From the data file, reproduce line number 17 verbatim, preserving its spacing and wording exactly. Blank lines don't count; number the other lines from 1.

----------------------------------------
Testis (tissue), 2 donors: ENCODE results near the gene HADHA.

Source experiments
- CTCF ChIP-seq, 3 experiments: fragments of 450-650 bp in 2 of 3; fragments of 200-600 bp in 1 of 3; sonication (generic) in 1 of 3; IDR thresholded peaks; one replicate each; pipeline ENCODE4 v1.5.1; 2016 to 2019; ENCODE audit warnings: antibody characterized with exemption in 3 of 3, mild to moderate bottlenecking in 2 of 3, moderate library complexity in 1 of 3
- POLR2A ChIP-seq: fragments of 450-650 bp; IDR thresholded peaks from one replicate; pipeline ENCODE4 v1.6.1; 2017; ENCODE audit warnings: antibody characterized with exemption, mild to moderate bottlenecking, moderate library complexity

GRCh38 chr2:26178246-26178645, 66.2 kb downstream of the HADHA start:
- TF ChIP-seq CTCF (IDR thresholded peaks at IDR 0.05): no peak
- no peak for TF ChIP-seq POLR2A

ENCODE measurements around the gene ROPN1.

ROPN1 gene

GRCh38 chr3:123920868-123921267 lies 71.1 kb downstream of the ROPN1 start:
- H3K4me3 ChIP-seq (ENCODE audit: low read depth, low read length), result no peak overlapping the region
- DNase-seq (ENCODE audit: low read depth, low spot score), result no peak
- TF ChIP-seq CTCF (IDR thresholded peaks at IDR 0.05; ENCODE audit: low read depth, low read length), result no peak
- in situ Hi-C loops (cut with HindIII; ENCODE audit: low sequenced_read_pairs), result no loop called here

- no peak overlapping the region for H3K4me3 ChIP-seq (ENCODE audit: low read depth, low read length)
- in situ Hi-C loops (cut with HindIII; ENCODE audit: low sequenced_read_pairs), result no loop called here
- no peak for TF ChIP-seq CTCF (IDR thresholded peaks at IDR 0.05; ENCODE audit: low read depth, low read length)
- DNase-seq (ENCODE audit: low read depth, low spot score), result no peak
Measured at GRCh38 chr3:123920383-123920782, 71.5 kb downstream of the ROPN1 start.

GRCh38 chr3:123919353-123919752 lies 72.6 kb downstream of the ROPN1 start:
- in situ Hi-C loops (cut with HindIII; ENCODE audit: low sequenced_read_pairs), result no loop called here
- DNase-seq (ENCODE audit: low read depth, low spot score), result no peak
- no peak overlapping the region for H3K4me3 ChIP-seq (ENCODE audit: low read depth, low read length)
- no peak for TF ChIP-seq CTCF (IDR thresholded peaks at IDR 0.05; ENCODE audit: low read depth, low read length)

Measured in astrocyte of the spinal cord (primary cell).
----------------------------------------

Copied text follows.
- no peak for TF ChIP-seq CTCF (IDR thresholded peaks at IDR 0.05; ENCODE audit: low read depth, low read length)